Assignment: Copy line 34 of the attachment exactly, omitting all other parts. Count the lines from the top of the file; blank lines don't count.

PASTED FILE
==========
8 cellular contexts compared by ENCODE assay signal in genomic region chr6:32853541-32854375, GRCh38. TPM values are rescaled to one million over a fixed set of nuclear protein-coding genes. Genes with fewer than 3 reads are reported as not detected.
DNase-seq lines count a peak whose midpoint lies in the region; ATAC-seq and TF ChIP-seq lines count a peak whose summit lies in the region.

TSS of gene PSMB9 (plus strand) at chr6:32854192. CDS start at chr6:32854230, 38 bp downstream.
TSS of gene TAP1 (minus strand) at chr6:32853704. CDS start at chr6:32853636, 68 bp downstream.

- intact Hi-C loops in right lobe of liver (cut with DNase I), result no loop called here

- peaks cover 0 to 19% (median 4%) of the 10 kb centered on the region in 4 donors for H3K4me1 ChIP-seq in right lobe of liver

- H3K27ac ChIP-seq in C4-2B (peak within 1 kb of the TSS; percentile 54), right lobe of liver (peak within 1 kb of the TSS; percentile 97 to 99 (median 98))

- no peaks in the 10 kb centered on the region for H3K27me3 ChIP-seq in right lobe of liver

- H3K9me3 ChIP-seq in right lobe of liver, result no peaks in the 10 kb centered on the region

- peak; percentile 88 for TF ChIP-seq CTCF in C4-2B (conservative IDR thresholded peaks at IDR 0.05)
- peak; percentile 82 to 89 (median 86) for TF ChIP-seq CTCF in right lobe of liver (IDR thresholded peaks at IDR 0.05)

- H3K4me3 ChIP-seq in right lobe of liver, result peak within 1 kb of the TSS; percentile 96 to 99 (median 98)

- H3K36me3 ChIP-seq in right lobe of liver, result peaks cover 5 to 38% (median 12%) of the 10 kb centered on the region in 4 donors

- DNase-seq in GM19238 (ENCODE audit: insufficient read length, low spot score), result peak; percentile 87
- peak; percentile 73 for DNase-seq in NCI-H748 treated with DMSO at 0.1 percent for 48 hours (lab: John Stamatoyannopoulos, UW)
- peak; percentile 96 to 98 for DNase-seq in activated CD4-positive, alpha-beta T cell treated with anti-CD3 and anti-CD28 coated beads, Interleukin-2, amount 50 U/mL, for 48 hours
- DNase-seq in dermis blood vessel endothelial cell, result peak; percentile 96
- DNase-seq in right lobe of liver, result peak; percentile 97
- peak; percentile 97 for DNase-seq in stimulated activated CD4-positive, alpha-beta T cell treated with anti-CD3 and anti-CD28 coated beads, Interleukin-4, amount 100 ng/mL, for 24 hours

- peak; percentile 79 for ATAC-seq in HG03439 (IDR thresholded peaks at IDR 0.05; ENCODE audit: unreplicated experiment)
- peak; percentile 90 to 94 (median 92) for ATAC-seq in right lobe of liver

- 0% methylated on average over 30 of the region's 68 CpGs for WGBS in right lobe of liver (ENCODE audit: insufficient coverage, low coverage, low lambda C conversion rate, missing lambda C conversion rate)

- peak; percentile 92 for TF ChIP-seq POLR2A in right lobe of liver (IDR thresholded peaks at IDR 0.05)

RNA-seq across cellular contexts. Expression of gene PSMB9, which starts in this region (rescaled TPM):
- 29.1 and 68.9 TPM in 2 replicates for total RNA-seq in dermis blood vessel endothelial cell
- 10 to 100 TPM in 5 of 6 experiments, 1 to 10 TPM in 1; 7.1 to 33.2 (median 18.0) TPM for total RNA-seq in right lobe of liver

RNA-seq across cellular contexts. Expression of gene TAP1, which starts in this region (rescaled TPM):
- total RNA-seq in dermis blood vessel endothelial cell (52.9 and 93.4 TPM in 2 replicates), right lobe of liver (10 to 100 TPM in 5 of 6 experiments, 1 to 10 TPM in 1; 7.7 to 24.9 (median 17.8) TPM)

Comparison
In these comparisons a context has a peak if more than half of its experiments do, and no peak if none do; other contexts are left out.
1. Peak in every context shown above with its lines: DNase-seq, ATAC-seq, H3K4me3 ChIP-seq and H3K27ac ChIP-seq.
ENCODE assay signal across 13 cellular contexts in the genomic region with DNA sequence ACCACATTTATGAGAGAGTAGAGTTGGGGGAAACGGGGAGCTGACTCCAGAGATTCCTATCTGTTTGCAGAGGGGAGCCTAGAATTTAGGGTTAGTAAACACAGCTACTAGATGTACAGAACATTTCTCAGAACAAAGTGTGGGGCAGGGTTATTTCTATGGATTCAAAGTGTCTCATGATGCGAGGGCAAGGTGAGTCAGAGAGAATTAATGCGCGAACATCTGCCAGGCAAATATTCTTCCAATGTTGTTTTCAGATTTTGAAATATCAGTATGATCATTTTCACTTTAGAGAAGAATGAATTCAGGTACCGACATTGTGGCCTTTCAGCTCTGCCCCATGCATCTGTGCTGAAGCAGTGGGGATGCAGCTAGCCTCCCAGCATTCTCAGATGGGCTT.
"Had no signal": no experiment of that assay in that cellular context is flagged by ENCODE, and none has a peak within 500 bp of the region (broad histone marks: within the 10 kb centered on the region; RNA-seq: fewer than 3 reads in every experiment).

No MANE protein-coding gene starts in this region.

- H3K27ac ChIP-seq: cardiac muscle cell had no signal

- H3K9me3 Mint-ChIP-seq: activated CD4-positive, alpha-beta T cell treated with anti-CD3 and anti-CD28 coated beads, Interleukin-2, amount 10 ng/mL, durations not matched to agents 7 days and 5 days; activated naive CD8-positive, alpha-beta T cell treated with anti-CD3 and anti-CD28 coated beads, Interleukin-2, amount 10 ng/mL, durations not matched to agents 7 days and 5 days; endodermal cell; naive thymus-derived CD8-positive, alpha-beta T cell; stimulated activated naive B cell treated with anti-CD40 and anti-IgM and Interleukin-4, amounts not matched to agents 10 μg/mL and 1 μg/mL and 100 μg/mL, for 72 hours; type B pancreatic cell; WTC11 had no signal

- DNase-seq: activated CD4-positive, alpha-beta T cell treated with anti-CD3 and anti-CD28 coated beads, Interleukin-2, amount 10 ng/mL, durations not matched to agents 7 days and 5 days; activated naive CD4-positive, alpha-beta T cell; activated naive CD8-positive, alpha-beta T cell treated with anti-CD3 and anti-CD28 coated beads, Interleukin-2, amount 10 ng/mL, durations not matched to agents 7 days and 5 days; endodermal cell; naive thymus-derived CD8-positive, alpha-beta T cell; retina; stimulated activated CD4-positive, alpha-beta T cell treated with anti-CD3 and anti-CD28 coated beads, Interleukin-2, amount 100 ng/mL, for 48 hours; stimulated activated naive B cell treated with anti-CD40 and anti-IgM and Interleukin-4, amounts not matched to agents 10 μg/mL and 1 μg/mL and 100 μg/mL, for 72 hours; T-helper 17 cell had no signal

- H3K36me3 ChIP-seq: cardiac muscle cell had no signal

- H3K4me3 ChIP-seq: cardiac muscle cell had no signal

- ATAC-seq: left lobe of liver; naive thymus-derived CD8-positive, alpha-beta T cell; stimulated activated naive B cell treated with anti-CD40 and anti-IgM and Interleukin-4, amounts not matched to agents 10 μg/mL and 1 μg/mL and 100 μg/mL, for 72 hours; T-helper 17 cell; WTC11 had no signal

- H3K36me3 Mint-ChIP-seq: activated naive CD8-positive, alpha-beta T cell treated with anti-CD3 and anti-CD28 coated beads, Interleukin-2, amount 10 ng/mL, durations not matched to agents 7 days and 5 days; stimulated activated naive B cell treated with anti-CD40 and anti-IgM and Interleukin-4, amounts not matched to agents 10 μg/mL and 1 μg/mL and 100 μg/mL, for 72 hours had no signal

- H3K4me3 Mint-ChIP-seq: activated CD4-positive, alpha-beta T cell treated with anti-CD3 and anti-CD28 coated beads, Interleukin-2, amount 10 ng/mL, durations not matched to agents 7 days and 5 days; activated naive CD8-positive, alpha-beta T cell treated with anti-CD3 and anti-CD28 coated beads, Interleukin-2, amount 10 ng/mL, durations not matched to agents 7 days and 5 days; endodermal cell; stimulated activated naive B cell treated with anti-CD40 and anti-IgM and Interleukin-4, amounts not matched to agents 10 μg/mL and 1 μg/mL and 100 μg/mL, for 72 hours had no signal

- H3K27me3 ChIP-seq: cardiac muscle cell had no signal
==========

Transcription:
No MANE protein-coding gene starts in this region.